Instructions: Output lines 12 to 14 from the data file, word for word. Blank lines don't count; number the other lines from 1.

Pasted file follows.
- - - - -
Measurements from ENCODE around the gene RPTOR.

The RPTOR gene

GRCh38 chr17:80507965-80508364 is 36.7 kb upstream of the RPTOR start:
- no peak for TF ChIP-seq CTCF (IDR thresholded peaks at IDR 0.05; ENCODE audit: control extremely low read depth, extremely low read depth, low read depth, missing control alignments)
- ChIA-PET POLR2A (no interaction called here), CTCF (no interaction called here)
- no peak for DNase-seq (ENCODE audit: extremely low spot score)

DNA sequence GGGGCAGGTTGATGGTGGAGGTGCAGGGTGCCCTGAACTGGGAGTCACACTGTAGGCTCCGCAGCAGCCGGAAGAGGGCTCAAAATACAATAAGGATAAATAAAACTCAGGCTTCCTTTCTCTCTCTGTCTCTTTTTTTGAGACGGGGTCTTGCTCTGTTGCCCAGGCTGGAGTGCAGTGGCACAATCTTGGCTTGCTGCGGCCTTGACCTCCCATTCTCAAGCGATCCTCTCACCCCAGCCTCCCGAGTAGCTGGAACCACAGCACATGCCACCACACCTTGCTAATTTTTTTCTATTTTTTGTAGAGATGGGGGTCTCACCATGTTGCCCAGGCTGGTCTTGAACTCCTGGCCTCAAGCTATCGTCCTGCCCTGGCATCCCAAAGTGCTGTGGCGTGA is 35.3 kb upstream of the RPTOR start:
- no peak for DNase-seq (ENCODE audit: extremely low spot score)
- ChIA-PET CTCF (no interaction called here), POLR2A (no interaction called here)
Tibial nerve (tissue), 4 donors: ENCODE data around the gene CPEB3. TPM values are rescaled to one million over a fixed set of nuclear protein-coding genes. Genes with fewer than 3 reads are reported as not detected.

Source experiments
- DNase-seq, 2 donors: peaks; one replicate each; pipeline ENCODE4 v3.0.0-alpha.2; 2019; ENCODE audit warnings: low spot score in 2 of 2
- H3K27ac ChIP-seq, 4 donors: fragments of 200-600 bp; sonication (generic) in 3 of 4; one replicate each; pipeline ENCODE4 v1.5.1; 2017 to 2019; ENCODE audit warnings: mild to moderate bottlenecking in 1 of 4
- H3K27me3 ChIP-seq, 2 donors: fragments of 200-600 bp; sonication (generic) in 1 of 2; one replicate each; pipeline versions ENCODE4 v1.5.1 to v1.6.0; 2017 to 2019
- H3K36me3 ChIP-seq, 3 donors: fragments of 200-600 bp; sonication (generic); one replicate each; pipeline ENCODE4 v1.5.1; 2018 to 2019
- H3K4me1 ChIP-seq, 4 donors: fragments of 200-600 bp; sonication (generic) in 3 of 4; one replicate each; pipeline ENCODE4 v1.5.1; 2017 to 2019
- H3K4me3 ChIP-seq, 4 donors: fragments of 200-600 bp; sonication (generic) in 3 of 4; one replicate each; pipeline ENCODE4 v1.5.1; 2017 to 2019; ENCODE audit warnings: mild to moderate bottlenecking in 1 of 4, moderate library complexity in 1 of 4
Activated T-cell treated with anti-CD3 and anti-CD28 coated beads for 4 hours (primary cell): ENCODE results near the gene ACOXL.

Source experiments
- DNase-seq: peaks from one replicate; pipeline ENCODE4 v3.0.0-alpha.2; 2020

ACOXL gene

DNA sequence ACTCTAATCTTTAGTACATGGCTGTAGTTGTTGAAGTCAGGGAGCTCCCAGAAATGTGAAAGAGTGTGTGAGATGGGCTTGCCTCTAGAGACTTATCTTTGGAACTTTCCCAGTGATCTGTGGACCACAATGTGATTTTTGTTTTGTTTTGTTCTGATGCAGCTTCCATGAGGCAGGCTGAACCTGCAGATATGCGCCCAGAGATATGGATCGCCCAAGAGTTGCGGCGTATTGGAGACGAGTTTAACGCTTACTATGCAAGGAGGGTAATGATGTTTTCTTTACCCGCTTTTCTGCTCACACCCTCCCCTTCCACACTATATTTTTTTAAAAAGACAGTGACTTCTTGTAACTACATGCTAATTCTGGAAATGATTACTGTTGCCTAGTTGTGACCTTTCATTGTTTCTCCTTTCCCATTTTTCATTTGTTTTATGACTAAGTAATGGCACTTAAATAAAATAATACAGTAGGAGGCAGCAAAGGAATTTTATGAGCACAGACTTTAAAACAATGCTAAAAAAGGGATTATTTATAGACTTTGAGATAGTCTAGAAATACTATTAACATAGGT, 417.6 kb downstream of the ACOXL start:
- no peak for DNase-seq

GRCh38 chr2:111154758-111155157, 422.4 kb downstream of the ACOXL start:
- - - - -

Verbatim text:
- DNase-seq, 2 donors: peaks; one replicate each; pipeline ENCODE4 v3.0.0-alpha.2; 2019; ENCODE audit warnings: low spot score in 2 of 2
- H3K27ac ChIP-seq, 4 donors: fragments of 200-600 bp; sonication (generic) in 3 of 4; one replicate each; pipeline ENCODE4 v1.5.1; 2017 to 2019; ENCODE audit warnings: mild to moderate bottlenecking in 1 of 4
- H3K27me3 ChIP-seq, 2 donors: fragments of 200-600 bp; sonication (generic) in 1 of 2; one replicate each; pipeline versions ENCODE4 v1.5.1 to v1.6.0; 2017 to 2019